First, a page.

Picture a band on a street corner in the very Nordic north. It’s winter. To keep warm, they spool out blowsy melodies of grave gait and linearity, their authority not immediately apparent. Then, as trumpeter Verneri Pohjola and Black Motorists Sami Sippola (saxes), Ville Rauhala (bass) and Simo Laihonen (drums) gather force and daring, this singular group turns from the relatively predictable to the nearly uncontrollable, delivering a rootsy brand of free jazz bristling with ideas—and melody.
Save for the Sippola showcase, “Sax-O-Phun,” the tunes are long and fun. These young musicians play hard, even putting “Song of India,” a Rimsky-Korsakov warhorse, through rigorous and unexpected changes. Pohjola is as fast as Sippola, though not as earthy; the two challenge each other and, backed by a solid rhythm section, work up a head of great spirit.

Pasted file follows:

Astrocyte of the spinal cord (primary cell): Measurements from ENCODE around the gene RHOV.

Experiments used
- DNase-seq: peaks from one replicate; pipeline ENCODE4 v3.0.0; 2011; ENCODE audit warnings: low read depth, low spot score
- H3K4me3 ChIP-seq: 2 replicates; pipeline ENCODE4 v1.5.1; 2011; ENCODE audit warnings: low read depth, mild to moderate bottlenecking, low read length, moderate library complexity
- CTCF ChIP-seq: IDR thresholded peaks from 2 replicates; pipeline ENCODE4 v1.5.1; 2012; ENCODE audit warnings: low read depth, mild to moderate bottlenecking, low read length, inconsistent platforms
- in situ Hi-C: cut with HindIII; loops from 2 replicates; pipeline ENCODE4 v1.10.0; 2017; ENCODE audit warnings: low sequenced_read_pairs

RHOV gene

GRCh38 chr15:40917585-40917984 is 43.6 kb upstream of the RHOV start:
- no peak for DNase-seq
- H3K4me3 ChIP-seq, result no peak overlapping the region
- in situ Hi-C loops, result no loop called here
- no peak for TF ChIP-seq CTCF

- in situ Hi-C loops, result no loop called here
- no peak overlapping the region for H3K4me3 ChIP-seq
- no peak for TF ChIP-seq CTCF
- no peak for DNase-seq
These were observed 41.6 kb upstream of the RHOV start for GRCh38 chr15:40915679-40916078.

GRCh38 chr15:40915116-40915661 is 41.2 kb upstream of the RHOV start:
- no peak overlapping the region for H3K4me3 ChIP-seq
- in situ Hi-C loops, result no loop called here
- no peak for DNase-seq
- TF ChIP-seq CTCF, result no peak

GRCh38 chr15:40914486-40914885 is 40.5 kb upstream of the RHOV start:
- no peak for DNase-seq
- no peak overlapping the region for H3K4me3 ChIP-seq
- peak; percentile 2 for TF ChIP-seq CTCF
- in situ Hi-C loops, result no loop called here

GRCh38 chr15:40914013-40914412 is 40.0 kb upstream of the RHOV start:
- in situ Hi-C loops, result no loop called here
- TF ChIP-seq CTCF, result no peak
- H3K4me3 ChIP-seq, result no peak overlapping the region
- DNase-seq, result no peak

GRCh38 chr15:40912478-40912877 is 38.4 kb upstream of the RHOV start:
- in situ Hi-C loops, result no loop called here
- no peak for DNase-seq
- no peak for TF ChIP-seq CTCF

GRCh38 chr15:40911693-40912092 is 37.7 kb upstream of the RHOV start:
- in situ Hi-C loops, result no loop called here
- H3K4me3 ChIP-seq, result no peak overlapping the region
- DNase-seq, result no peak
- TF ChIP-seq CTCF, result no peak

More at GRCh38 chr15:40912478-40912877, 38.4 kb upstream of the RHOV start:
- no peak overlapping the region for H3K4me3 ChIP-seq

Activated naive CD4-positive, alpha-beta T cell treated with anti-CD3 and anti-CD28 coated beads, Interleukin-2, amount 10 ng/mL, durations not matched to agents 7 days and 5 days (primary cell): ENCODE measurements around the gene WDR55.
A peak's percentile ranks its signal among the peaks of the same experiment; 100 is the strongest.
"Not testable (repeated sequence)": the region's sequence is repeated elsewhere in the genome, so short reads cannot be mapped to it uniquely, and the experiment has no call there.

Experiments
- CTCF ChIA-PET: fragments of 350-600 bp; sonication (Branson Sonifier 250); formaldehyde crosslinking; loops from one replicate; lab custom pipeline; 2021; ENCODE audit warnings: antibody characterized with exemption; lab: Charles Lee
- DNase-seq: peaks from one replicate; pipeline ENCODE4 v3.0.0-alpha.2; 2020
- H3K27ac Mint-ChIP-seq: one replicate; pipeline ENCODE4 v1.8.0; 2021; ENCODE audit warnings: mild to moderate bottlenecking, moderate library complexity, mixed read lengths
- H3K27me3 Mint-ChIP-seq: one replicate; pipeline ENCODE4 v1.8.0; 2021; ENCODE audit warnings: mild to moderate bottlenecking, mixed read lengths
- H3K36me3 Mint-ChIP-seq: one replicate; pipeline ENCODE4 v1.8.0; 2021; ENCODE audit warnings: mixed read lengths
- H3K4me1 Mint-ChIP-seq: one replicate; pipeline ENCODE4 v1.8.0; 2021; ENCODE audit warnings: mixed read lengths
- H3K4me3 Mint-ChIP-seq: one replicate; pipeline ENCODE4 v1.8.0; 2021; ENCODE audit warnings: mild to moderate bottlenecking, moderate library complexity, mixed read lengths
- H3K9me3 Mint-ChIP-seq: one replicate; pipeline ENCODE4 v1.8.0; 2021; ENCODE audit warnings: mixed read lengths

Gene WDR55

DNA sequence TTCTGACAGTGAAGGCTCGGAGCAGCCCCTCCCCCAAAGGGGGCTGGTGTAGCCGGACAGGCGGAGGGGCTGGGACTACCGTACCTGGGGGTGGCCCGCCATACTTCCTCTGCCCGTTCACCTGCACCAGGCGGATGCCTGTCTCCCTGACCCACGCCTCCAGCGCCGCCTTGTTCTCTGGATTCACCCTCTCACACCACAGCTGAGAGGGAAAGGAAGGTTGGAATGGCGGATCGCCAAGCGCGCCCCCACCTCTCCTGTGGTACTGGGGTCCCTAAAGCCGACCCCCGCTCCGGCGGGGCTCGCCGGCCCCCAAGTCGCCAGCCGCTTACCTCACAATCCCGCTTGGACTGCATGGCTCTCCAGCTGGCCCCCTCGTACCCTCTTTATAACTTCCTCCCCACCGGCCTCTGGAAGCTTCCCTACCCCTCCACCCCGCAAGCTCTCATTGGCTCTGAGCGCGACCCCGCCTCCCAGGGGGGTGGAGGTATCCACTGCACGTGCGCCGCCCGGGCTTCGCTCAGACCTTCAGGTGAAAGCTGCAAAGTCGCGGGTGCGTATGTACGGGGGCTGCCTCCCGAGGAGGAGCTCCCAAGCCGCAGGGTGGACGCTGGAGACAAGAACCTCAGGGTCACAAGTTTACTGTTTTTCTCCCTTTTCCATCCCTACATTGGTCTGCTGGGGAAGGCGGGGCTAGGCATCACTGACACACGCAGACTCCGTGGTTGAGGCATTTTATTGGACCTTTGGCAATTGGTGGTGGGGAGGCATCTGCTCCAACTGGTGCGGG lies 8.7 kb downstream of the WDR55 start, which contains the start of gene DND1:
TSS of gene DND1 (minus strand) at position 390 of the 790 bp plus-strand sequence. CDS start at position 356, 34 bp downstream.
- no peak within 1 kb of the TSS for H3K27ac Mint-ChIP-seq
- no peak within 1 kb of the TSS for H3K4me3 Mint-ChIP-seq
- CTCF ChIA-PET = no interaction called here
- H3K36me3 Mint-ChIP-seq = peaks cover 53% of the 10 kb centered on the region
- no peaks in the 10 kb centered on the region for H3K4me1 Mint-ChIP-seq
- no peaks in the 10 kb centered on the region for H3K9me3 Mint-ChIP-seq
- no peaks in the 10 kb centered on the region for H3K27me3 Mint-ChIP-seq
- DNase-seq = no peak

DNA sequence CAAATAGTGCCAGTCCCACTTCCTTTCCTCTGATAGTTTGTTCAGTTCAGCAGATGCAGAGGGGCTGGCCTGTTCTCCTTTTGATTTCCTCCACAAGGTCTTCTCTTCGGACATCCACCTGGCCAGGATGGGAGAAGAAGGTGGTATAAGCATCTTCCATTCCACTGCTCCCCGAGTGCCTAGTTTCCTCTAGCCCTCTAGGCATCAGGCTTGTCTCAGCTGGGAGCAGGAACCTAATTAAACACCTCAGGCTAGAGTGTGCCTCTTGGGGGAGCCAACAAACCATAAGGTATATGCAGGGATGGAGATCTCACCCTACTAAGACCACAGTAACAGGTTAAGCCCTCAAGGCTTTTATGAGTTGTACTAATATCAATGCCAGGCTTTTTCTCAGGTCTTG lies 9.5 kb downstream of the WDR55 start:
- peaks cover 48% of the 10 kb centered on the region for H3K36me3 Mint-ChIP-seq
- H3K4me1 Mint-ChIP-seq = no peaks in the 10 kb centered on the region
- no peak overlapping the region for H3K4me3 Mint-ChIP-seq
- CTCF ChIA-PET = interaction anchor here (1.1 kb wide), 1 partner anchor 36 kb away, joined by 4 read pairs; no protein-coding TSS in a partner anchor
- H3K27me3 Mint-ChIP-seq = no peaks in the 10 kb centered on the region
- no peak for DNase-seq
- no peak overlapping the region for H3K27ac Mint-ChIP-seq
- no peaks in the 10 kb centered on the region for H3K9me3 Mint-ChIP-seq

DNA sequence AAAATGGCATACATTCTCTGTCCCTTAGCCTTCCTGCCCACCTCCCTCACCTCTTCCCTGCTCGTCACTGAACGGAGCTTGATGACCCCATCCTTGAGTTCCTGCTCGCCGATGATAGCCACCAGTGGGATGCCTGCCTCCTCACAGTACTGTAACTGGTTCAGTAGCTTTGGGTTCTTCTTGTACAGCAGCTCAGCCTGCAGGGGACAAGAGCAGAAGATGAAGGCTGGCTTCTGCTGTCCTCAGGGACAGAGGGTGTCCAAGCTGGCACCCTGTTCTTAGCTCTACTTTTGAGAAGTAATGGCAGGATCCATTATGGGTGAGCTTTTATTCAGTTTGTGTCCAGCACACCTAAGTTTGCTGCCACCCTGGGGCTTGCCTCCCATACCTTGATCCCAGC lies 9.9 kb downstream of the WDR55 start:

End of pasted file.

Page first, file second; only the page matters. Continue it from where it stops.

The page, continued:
One keeper is Rauhala’s rambunctious, moody “Vainila,” its melody yearning, its improvisation expansive. Another is the title track, named after a rare metal that burns when it contacts water. Pohjola’s melody unfolds with majestic bite, paving the way for a clipped trumpet solo; then Sippola takes over, sprinkling the tune with phrasing alternately slinky and squonky. Each man gets a solo, and the drummer’s is tantalizingly short. The tune returns to its tart, harmonic beginning, establishing this weird, Salvation Army-style band from central Finland as the real deal.